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Convert videos for my iPhone

by kyle (Abbot)
on Feb 28, 2009 at 14:56 UTC ( #747163=CUFP: print w/ replies, xml ) Need Help??

Since I got an iPhone back when they were new, I've been using a commercial application to convert movies and TV shows from the web for it. It runs on my old laptop, and converting any given video takes about five times longer than the duration of the video. I lived with it since it worked well and I didn't want to try to figure out how to use a command line tool on my faster Linux box.

Recently I got every episode of Buffy the Vampire Slayer in some format that my commercial application couldn't understand, and I was forced to go to the trusty command line. Those command lines being what they are, I naturally wrapped it all up in Perl.

One big problem I had was to get rid of the (Danish) subtitles, so that's part of this code's behavior. Otherwise, it simply takes what you give it and scales it down to the iPhone's resolution and reencodes it to an .m4v file. The gory details are in POD, readily available via Pod::Usage.

Enjoy!

Update: There are a couple of details I left out.

It uses mencoder to do the actual work.

It can fork multiple concurrent jobs to take advantage of multiple cores using code derived from tilly's Run commands in parallel.

#!/usr/bin/perl use strict; use warnings; use 5.010; use File::Find; use English '-no_match_vars'; use Getopt::Long; use Pod::Usage; my %OPT = ( unlink => 0, loud => 0, quiet => 0, abits => 128, vbits => 800, jobs => 1, ); Getopt::Long::Configure('bundling'); GetOptions( 'quiet|q' => \$OPT{quiet}, 'loud' => \$OPT{loud}, 'unlink|delete' => \$OPT{unlink}, 'audio-bitrate=i' => \$OPT{abits}, 'video-bitrate=i' => \$OPT{vbits}, 'jobs|j=i' => \$OPT{jobs}, 'help|h|?' => sub { pod2usage(1) }, 'man' => sub { pod2usage( -exitstatus => 0, -verbose => 2 ); }, ) or pod2usage(2); my @dirlist = grep -d, @ARGV; my @filelist = grep -f, @ARGV; if ( ! @ARGV ) { @dirlist = ( '.' ); } if ( @dirlist ) { find( \&wanted, @dirlist ); } if ( $OPT{jobs} > 1 ) { convert_many( $OPT{jobs}, sort @filelist ); } else { foreach my $filename ( sort @filelist ) { convert( $filename ); } } exit; # http://perlmonks.org/?node_id=28870 sub convert_many { my ( $jobs_wanted, @filelist ) = @_; my %running; while ( @filelist || %running ) { if ( @filelist && $jobs_wanted > scalar keys %running ) { my $file = shift @filelist; my $pid = fork // die "Can't fork: $!"; if ( $pid ) { # parent $running{ $pid } = $file; } else { # child convert( $file ); exit; } } else { my $pid = wait; if ( ! defined delete $running{ $pid } ) { die "reaped unknown child PID '$pid'"; } if ( $CHILD_ERROR ) { die "child exited with status ($CHILD_ERROR)"; } } } return; } # From the mplayer man page: # It plays most MPEG/VOB, AVI, ASF/WMA/WMV, RM, QT/MOV/MP4, Ogg/OGM, # MKV, VIVO, FLI, NuppelVideo, yuv4mpeg, FILM and RoQ files, # supported by many native and binary codecs. You can watch VCD, # SVCD, DVD, 3ivx, DivX 3/4/5, WMV and even H.264 movies, too. sub wanted { return if ! -f; return if ! m{ \. (?: avi | mkv | mpe?g | wmv | asf | rm | qt | mov | mp4 | ogm | fli ) \z }xmsi; push @filelist, $File::Find::name; return; } sub convert { my ( $src_file ) = @_; my $src_file_quoted = shell_quote( $src_file ); ( my $new_file = $src_file ) =~ s{ \. [^.]+ \z }{.m4v}xms; if ( $new_file eq $src_file ) { die "renamed '$src_file' to the same filename"; } my $new_file_quoted = shell_quote( $new_file ); # # Many of these options came from a web page I've since lost. # To remove subtitles, I added -noass and -noautosub, but that # didn't work. What worked was to add 'expand' to the end of # the -vf filter chain and add -noautoexpand to keep mencoder # from putting its own expand at the end (which added subtitles). # my $cmd = join q{ }, qq{mencoder $src_file_quoted -o $new_file_quoted}, qq{-vf dsize=480:320:0,scale=0:0,expand -noautoexpand}, qq{-oac faac -faacopts mpeg=4:object=2:raw:br=$OPT{abits}}, qq{-ovc x264 -x264encopts nocabac:level_idc=30:bframes=0:globa +l_header:bitrate=$OPT{vbits}:frameref=6:partitions=all}, q{-of lavf -lavfopts format=mp4}, q{-noass -noautosub}, (q{-really-quiet > /dev/null 2> /dev/null}) x! $OPT{loud} ; if ( ! $OPT{quiet} ) { say scalar localtime(), " $new_file_quoted"; } system( "$cmd" ) == 0 or die "MENCODER GAVE ERROR EXIT STATUS ($CHILD_ERROR) for $cm +d\n"; if ( $OPT{unlink} ) { unlink $src_file or die "Can't unlink '$src_file': $!"; } return; } sub shell_quote { my ($s) = @_; $s //= q{}; $s =~ s{ ([\\"`\$]) }{\\$1}xmsg; return qq{"$s"}; } __END__ =pod =head1 NAME mk-iphone-vid.pl - Convert videos for the iPhone =head1 SYNOPSIS mk-iphone-vid.pl [options] [files/directories] Options: -h, --help brief help message --man full documentation --unlink delete originals after converting -j, --jobs number of conversions to run at once --audio-bitrate set output audio bitrate --video-bitrate set output video bitrate -q, --quiet output only errors --loud output progress and more =head1 DESCRIPTION This uses mencoder to convert videos it can read into videos that can play on an Apple iPhone. =head1 USAGE Just run this with a list of files and/or directories as arguments. It will traverse directories recursively to find video files. If no arguments are given, it will default to looking in the current directory. All files it finds are converted to .m4v files suitable to play on an Apple iPhone. By default it will output one line per file with the date and output filename when processing of that file starts. Any file explicitly listed on the command line will be processed regardless of its name. Files discovered through directory traversal must match a list of file extensions. Output file names are the same as the input file names with the extension changed .m4v. =head1 OPTIONS =over 8 =item B<--help> =item B<-h> Print a brief help message and exit. =item B<--man> Print the full documentation and exit. =item B<--delete> =item B<--unlink> Delete the original file after a successful conversion. =item B<--jobs> =item B<-j> Specifies the number of conversions to run simultaneously. =item B<--audio-bitrate> Default: 128 Set the bitrate for audio output. =item B<--video-bitrate> Default: 800 Set the bitrate for video output. =item B<--quiet> =item B<-q> Output only errors during processing. =item B<--loud> This allows the normal output from mencoder during encoding. =back =head1 DEPENDENCIES This uses mencoder to do the real work, so that has to be in your path. The mencoder invocation uses AAC for audio encoding and libavformat for the container format, so those have to be available. =head1 BUGS AND LIMITATIONS There really is not nearly the control available that mencoder provides if used directly. In particular, the code is written explicitly to try to strip subtitles where possible. The list of file extensions that it will recognize as videos during searches is hard coded and might not be comprehensive. =head1 DIAGNOSTICS If mencoder exits with a non-zero exit status, processing will halt. Without the B<--loud> option, you might not know why (mencoder's output is normally supressed). =over =item MENCODER GAVE ERROR EXIT STATUS ($CHILD_ERROR) for $cmd This is the general error any time mencoder fails for any reason. The mencoder command line is given at the end in case you want to try it manually or look for obvious problems there. =item renamed '$src_file' to the same filename This probably means that the source file name ends in .m4v. It's refusing to overwrite it. =item Can't fork Try running without the B<--jobs> option. =item reaped unknown child PID '$pid' A call to wait() got back a child process ID for a child it does not remember spawning. This should never happen. =item child exited with status ($CHILD_ERROR) If running with multiple B<--jobs>, this is the error that appears if a job fails for some reason. Hopefully there's a more descriptive message above this one. =item Can't unlink '$src_file' Try running without the B<--unlink> option. For some reason, it can't delete the original files when it's done with them. =back =head1 COPYRIGHT AND LICENSE Copyright (c) 2009 Kyle Hasselbacher. This program is free software; you can redistribute it and/or modify it under the same terms as Perl itself. =head1 AUTHOR Kyle Hasselbacher <kyle@cpan.org> =cut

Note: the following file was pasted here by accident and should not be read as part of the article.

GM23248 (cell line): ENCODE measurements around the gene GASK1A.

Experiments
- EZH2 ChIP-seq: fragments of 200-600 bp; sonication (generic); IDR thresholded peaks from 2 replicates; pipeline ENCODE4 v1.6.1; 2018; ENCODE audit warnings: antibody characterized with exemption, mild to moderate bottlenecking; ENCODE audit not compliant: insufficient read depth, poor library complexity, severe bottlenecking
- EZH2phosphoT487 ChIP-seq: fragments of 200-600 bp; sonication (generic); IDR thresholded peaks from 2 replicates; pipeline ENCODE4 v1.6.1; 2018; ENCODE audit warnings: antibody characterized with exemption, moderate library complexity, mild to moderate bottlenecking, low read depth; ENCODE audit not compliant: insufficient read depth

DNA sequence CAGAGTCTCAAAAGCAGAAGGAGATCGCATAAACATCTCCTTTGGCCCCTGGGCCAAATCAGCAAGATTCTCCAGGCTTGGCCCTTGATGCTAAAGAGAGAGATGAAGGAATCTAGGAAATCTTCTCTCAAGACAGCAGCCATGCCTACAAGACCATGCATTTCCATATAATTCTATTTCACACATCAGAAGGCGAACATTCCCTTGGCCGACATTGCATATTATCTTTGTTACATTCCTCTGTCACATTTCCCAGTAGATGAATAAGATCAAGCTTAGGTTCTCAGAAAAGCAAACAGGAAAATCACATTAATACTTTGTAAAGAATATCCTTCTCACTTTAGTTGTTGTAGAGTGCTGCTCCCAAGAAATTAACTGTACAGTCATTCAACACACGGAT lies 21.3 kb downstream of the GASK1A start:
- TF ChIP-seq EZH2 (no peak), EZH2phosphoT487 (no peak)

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Re: Convert videos for my iPhone
by telemachus (Friar) on Mar 02, 2009 at 16:34 UTC
    You have to love a program that has a -really-quiet flag.

    As for the subtitles, maybe that's your computer's way of saying you should stop downloading torrents from Danish pirate sites?

Re: Convert videos for my iPhone
by generator (Monk) on Apr 27, 2009 at 04:55 UTC
    I'm curious. What was your conversion time to runtime ratio on the perl solution?

    <><

    generator

      All the actual conversion is done by mencoder, so performance will really depend on that. For an individual file, conversion takes about the same as run time—on my system, anyway. The real victory comes from using more than one core to convert multiple files at once.

Re: Convert videos for my iPhone
by kyle (Abbot) on Dec 16, 2009 at 16:18 UTC

    I was asked privately whether this could be used to convert RealVideo to mp4 without losing resolution. Rather than try to fit my answer into a private /msg, I'm posting here.

    Whether this converts RealVideo at all depends on the mencoder tool that it uses to do the conversion. I see .rm is a supported extension, so I'm guessing it does, but YMMV.

    If it will do the conversion, it will try to reduce the resolution to that of an iPhone. If you want to change that, look in sub convert, which composes a big command line and executes it with system. In the snippet below, I've bolded the (hard coded) resolution constraints.

        my $cmd = join q{ },
            qq{mencoder $src_file_quoted -o $new_file_quoted},
            qq{-vf dsize=480:320:0,scale=0:0,expand -noautoexpand},
            qq{-oac faac -faacopts mpeg=4:object=2:raw:br=$OPT{abits}},
    

    I've since forgotten exactly what that all does or exactly how to change it to keep the original resolution, but I found the mencoder documentation good enough to figure it out. What I remember is that the code, as written, fits the input video into the constraints given while retaining the aspect ratio (so a tall image will fit into the screen with black boxes at the sides instead of being stretched into a too-wide image).

    The whole program could be seen as a really overblown wrapper around that one big command line. Changing what it does with videos you hand it depends on changing the command that it builds.

    I hope this helps.